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How Weight in Chile Became a Problem and How Nuclear Techniques Helped


Information gathered using nuclear-related technology helped policymakers in Chile adjust nutrition programmes. (Photo: A. Gorišek/IAEA)

About 80 million people in Latin America are covered, to one extent or another, by national nutrition programmes. In Chile, one of the reasons why these interventions are more effective today than ever before is nuclear-related technology. This technology enables better diagnosis of malnutrition and provides accurate information to guide and evaluate targeted interventions.

“Whilst nutrition programmes in the early 1990s focused on measuring children’s weight, championing weight gain, they failed to take other factors into account,” said Ricardo Uauy, Director of Chile’s Institute of Nutrition and Food Technology (INTA) at the University of Chile. “They helped to combat undernutrition, but at the same time aggravated, in many cases, overweight and obesity among children.”

In Latin America, as in other regions, children have become progressively more sedentary, taking less exercise and eating more fat-rich foods. According to the 2017 joint child malnutrition estimates by the United Nations Children’s Fund (UNICEF), the World Health Organization (WHO) and the World Bank Group, almost 4 million children under five years of age are overweight in the region, many of them also suffering from a deficiency of essential nutrients such as iron, zinc and vitamin A. 

Nuclear techniques can help to determine the human body’s uptake from food and utilization of these nutrients.

Gradually, with the help of the IAEA, nutrition scientists like Uauy started assessing children’s body composition and energy expenditure — something that nuclear-related techniques enable them to do. They started discovering exactly how a child’s weight was divided into fat and fat-free body mass, how the child was taking up and using minerals, and how much of the energy was being used to exercise or was being stored as fat. Accumulating excess body fat and being sedentary — not getting enough exercise — are major risk factors for obesity.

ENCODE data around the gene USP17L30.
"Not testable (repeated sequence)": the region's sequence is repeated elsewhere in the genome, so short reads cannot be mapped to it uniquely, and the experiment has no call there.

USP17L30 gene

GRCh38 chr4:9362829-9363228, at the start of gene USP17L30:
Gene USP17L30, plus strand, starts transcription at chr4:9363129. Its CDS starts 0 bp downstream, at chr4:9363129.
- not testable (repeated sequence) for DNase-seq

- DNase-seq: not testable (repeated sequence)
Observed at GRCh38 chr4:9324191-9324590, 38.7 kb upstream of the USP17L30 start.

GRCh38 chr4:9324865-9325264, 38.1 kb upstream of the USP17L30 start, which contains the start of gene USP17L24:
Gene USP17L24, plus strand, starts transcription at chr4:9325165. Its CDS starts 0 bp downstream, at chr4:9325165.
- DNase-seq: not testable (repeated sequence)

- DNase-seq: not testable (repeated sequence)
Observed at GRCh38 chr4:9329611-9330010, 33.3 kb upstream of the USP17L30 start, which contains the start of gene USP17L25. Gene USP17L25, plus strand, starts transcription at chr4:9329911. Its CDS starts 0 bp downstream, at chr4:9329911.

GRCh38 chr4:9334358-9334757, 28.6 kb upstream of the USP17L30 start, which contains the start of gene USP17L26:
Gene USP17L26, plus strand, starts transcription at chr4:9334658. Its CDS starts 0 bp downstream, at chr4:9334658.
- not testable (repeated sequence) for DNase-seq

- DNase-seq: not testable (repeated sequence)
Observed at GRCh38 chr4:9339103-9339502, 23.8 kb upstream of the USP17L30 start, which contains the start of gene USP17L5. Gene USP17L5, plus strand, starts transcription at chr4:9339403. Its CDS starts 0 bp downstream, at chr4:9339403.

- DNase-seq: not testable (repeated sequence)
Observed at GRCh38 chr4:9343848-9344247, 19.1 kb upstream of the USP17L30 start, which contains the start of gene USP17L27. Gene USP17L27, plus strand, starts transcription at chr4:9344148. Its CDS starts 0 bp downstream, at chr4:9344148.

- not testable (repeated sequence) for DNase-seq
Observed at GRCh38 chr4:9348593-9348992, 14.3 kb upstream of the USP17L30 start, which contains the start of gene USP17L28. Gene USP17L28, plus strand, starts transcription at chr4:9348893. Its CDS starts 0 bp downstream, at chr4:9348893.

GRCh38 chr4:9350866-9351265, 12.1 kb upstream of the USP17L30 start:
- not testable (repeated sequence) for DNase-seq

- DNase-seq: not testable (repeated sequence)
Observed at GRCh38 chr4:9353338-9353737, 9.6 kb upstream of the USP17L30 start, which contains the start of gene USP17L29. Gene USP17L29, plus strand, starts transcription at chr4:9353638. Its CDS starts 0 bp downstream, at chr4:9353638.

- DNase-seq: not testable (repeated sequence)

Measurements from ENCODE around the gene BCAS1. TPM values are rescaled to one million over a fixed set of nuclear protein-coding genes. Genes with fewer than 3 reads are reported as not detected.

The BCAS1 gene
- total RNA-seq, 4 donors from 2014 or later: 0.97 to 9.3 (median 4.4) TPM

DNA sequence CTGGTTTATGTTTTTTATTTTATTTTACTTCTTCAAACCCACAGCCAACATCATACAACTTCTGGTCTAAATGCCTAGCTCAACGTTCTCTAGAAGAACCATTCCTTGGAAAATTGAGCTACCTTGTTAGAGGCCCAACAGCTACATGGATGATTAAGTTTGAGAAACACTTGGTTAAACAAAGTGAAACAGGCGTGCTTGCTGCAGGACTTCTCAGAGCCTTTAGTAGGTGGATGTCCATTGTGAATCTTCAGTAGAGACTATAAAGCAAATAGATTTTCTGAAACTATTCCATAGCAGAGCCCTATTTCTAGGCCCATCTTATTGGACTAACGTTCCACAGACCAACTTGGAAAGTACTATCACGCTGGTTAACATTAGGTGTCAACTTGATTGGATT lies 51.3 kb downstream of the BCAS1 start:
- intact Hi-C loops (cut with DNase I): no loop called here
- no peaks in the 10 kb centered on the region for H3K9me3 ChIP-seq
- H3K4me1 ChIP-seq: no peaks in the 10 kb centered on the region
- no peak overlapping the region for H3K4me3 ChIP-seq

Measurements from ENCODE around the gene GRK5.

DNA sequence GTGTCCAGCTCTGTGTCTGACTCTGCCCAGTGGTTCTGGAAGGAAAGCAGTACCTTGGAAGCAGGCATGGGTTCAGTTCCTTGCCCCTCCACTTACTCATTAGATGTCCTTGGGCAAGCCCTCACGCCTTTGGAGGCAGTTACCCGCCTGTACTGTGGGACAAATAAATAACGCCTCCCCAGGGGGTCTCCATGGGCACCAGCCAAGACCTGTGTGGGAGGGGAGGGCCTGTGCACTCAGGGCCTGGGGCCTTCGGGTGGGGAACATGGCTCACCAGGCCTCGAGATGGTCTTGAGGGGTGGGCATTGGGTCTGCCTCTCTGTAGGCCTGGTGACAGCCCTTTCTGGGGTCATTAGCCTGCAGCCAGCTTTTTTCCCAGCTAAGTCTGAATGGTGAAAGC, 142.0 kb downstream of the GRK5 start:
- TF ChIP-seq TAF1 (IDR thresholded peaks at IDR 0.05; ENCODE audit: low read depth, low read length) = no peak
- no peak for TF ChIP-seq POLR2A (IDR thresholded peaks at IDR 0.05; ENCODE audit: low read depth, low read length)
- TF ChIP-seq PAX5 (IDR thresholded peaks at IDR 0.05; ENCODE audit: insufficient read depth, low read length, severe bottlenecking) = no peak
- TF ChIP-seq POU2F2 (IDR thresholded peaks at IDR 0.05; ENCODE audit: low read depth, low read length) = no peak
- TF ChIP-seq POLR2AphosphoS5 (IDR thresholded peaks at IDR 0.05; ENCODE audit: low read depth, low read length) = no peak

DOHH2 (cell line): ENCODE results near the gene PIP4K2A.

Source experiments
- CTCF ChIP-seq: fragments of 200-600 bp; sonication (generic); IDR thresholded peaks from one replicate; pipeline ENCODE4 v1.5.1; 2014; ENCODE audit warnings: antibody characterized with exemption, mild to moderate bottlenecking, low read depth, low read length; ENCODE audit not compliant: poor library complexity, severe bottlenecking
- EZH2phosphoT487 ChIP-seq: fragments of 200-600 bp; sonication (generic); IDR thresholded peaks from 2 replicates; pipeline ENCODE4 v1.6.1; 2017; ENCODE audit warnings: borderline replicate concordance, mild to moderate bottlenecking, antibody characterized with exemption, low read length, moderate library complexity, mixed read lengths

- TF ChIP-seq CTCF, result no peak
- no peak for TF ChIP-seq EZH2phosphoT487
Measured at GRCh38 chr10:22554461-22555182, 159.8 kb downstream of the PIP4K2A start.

“These tools were adopted by several countries in the region because they were showing us a changing reality,” Uauy said. “It became clear that obesity, especially amongst low-income groups, was a problem as important as undernutrition, and that there was a need to change diets and decrease sedentary living.”

Childhood obesity increases the risk of diet-related non-communicable diseases, including several forms of cancer, high blood pressure and type II diabetes. In addition, Chilean scientists working at INTA have recently discovered that girls who are obese typically mature earlier and have their first menstrual period at an earlier age, which leads to a higher rate of early pregnancies.

Losing weight

These findings helped policymakers in Chile adjust nutrition programmes, which now provide for higher-quality diets, reduced energy intake from fats and sugar and increased physical activity. As a result, despite rising living standards and sedentary lifestyles, obesity has not increased in the country.

“We’ve been coming up with diverse and accessible diets, especially for those who cannot afford to eat expensive nutritious food every day,” Uauy said. “But we believe it is not enough to inform consumers. We have to make the healthy option the easiest option. This includes formulating and selling the right foods with the right balance between energy and nutrients, and making labels on food items easier to understand by all consumers.”